Love that Dog by Sharon Creech

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I have not read many middle grade or young adult books lately. I’m stuck in picture book world a lot these days.

But, as it is poetry month, I have been reading about teaching poetry. One book keeps getting suggested, again and again: Love That Dog by Sharon Creech.

I can see why this book has been recommended for teaching poetry! It is a poetic book about a boy learning to write poetry. Written in short, poetic lines, Jack writes in his school journal from the beginning of the year until the end. We see his progression from a boy who thinks poetry is for girls to a boy excited to meet a famous young adult poet (Walter Dean Meyers) when he comes to visit. Through it all, we get to understand a little bit what poetry can mean to us, especially in terms of emotions and memories.

I loved how Creech included Jack’s responses to the poetry that he is exposed to in class, and it was doubly great that the poems were reprinted in the back of the book. I remember feeling the same way when we read The Red Wheelbarrow in class (and had to write our own version). I remember loving the shape poems that we encountered. How fun! And while I cannot relate to the favorite pet aspect of the book, the ways that Jack reads and then writes poetry in the book incorporate sensitive emotions reminded me of the reasons I love poetry.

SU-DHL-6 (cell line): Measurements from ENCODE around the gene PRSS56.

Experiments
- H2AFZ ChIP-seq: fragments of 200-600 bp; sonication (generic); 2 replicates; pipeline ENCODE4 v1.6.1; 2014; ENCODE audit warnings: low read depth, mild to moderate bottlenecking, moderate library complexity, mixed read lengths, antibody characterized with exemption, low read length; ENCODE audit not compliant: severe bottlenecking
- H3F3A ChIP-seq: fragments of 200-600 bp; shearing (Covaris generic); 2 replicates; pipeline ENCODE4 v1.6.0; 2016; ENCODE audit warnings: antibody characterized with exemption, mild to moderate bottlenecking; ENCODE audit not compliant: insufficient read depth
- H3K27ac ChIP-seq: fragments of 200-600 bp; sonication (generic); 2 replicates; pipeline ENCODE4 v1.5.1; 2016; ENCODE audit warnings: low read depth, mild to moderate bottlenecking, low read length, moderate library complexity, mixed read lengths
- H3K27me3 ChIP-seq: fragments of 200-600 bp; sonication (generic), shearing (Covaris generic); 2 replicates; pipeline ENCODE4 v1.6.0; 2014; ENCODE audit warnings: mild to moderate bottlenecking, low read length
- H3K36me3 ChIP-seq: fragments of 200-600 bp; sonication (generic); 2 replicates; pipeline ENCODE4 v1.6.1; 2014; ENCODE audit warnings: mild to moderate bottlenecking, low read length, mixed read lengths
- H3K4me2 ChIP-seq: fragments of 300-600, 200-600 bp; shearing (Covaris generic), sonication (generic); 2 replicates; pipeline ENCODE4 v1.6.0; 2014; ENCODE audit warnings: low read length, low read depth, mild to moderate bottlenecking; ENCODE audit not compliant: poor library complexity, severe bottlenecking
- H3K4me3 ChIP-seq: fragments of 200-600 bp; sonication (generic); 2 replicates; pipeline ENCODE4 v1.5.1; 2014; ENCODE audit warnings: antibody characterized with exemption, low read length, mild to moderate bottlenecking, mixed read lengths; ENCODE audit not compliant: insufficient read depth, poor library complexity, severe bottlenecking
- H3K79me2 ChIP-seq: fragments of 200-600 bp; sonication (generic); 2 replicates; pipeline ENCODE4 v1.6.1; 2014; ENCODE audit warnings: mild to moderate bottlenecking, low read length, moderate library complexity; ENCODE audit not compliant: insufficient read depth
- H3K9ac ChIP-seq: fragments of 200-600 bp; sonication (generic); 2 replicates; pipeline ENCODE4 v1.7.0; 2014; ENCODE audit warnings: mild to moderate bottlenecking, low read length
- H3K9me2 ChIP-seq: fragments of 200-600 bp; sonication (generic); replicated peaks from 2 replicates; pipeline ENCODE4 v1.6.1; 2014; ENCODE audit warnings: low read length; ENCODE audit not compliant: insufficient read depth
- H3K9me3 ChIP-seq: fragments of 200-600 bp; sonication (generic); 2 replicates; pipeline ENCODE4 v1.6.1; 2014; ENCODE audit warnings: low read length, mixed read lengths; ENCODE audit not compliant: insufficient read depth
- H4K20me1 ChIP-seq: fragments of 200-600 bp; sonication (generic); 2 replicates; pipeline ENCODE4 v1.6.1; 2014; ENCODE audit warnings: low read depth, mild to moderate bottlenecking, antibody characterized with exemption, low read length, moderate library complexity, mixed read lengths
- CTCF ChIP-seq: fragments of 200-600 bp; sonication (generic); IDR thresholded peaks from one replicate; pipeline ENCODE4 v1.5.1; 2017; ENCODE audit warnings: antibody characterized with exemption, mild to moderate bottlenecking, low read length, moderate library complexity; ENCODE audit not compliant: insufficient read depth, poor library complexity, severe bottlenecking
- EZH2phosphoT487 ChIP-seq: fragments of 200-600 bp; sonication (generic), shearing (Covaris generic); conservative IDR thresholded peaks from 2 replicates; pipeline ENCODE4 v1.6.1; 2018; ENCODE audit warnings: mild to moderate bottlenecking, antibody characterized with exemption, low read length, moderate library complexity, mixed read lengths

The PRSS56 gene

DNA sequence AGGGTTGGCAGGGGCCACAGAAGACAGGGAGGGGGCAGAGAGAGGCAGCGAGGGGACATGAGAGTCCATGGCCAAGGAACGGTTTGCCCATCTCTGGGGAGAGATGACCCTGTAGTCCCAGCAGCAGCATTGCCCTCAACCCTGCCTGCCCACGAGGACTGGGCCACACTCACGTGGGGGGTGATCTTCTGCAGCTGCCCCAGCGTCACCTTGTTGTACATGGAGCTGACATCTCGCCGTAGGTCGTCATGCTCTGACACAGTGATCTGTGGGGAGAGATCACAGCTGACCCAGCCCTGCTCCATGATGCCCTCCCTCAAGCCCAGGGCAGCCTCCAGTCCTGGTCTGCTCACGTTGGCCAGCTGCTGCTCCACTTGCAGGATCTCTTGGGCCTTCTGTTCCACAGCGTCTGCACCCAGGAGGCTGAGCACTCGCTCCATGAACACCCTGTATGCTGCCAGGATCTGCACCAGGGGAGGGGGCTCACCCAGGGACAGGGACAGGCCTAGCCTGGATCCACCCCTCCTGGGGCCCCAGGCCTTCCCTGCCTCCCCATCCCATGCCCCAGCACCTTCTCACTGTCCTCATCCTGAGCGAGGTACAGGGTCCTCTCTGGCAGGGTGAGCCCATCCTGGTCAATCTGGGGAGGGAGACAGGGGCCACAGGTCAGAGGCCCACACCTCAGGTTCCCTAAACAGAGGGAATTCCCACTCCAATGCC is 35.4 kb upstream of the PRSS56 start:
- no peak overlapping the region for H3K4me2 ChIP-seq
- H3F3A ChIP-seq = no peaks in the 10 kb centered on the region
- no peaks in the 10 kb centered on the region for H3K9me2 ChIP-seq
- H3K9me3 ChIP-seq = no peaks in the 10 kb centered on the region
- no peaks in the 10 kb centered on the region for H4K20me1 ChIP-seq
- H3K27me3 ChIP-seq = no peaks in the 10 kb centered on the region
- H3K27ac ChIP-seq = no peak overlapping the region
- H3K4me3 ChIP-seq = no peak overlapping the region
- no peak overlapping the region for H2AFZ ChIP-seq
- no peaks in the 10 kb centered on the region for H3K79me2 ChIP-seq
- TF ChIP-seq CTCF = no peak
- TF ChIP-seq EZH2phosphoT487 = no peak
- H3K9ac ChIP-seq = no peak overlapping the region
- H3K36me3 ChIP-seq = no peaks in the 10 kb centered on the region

In short, I’d agree that Love That Dog would be a great book for teachers to use in introducing and teaching poetry. The entire book is a free verse poem, so it would simply reinforce the things Jack learns and that a teacher wishes to teach.

Keep in mind, however, that the book should not be read by kids overly sensitive: maybe fourth grade and up would be best.

What books do you read your kids to introduce or teach poetry?

Reviewed on April 11, 2014

About the author 

Rebecca Reid

Rebecca Reid is a homeschooling, stay-at-home mother seeking to make the journey of life-long learning fun by reading lots of good books. Rebecca Reads provides reviews of children's literature she has enjoyed with her children; nonfiction that enhances understanding of educational philosophies, history and more; and classical literature that Rebecca enjoys reading.

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